Cades Cove, Tennessee, USA.

It may seem peculiar to single out a place visited by two million people every year, but, for citizens of almost every nation state other than those living in the USA, Cades Cove in Tennessee is an unusual destination. It is an unusual destination because Tennessee is not the first state that most non-US citizens would choose to visit (although I think Tennessee is fascinating). Moreover, when non-US citizens do visit Tennessee, they are drawn instead to, say, Memphis, Nashville and/or those parts of the remarkable Smoky Mountains in the area of Clingman’s Dome (they might even be drawn to Dollywood, if they are fans of a famous diminutive female country and western star!).

Cades Cove is a large, relatively flat, upland area surrounded by hills and mountains. White Americans first settled on the land in the 1820s. Today, Cades Cove forms part of the Smoky Mountains National Park. Once, hundreds of small-scale farms took advantage of the fertile soil. Villages, hamlets, homesteads, barns and mills lay among the fields and the pasture. Eventually people abandoned the land, but some of their distinctive wooden buildings survive, churches included. To this day, cattle are allowed to graze to ensure the land does not revert to forest, but one of the most enjoyable things to do is to follow trails into the surrounding forest where encounters with wildlife (deer, otters, bears, etc.) are frequent.

Cades Cove is most easily accessed from Townsend, a small settlement about 15 miles to the north. Because some of the distinctive Cades Cove architecture exists between Townsend and Cades Cove itself, one or two photos early in the sequence give a feel for what you can enjoy even before entering this delightful bowl of verdant upland countryside.

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Wroclaw, Poznan and Lodz, Poland.

A few years ago we spent a wonderful month travelling around Poland. We visited most major population centres and some much smaller ones, in almost every case utilizing Poland’s excellent rail network. It soon became apparent that destinations such as Warsaw, Krakow, Gdansk, Tarnow, Lublin and Czestochowa benefit from a significant number of visitors, but cities such as Wroclaw, Poznan and Lodz are somewhat off-the-beaten-track (despite having lots to see and do). Here are a few photos to entice you to engage with the gritty delights of these fascinating cities. The first few photos (and the very last one) are of Wroclaw, the next few are of Poznan (the Poznan photos include the steam locomotive), and the last few are of Lodz (note the wonderful mosaic decorating the ceiling of a tomb in the Jewish cemetery, and the tomb in the city’s main Christian cemetery that resembles an Orthodox church).

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Ardahan and Cildir, Turkey.

I must be careful that Turkey does not monopolise the blog, but Ardahan is a remote province worth visiting for interesting scenery and unusual monuments.

The town of Ardahan, in common with many towns in Turkey’s north-east, used to be popular with prostitutes and their pimps, most of whom came from the former Soviet Union, but the region’s sex industry has taken a series of knocks recently, which makes life easier for just about everyone (except the pimps, of course). Moreover, because people in the town of Ardahan realize that the region has the potential to attract tourists, decent hotels are beginning to open. Get along before the region is better known!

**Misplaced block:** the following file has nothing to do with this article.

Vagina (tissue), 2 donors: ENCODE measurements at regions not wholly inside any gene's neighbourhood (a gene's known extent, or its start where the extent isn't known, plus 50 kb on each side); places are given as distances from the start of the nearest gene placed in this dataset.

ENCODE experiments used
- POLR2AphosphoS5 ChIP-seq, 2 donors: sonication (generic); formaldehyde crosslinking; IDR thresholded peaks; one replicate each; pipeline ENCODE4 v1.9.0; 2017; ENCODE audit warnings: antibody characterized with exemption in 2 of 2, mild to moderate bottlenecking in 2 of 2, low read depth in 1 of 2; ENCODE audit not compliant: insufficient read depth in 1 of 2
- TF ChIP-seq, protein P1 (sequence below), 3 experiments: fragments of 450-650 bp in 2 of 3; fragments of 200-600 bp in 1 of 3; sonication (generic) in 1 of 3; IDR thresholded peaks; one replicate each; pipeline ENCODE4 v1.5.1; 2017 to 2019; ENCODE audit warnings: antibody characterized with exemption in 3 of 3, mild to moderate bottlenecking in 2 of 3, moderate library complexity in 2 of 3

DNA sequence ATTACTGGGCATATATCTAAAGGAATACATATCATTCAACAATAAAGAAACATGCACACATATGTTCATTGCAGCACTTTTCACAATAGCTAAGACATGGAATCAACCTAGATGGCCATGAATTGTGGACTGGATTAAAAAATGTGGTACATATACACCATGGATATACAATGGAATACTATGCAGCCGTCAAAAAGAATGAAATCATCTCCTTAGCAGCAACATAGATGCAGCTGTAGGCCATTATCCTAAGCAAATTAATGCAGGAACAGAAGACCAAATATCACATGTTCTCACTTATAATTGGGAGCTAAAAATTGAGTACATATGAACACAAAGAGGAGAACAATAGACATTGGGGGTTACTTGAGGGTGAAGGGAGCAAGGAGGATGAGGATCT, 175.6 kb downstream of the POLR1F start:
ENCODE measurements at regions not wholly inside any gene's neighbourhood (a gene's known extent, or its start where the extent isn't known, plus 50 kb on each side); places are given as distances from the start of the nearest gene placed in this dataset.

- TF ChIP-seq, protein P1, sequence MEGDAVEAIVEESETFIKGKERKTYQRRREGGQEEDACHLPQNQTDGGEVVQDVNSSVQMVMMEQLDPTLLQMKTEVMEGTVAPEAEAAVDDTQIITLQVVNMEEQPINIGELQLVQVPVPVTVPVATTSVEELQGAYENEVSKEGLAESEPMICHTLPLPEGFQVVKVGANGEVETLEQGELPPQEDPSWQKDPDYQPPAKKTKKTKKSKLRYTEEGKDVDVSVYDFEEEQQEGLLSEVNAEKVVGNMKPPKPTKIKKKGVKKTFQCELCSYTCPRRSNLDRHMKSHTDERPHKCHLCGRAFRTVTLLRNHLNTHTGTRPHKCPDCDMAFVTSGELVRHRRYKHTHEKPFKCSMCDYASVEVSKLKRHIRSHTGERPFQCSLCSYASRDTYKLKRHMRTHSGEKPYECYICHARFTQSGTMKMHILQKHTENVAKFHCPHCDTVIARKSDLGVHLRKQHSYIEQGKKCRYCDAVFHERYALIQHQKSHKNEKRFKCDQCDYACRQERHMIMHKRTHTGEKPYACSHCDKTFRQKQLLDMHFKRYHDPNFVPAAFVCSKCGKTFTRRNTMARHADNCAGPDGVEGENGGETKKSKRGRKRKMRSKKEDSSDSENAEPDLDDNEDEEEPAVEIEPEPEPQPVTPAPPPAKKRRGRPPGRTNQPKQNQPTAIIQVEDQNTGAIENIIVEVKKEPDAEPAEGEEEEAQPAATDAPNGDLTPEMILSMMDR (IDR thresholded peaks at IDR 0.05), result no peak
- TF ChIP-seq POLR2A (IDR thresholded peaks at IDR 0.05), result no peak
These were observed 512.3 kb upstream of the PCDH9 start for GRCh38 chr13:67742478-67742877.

Because public transport is more patchy than it used to be a few years ago, you will have to hire a car or a taxi if you wish to quickly visit some of the destinations below, but in 2010 I got to a few in only a day by hitching and walking. Local people are very kind when it comes to offering lifts.

The town of Ardahan is famous for its castle, its honey, its yellow kasar cheese, a few unappreciated Armenian monuments, and the wide, marshy valley of the River Kura (which is best viewed under a sky filled with cloud bearing rain). East of Ardahan, near the small town of Cildir, is the remarkable castle of Seytan Kalesi (drive to the village of Yildirimtepe and walk along a beautiful valley for about 2 kms to reach the castle). Beyond the town of Cildir is Cildir Golu, an austere, high altitude lake with interesting monuments at Golbelen (a church that is now a mosque) and Dogruyol (do not miss the opportunity to walk around the island joined to the mainland by a causeway. You visit the island largely for the views and the birdlife, but look out for the remains of a church and a castle). For something just as interesting, drive north from Cildir to Aktas Golu (the last photo in the sequence), a lake half in Turkey and half in Georgia. Here you really are far from the madding crowd, but the scenery along the high altitude road is excellent.

Oh yes: the first photo in the sequence is of a village inhabited only in summer. The village lies along the road between Savsat and Ardahan. It stands at about 2,500 metres above sea level.

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Garrovillas de Alconetar, Extremadura, Spain.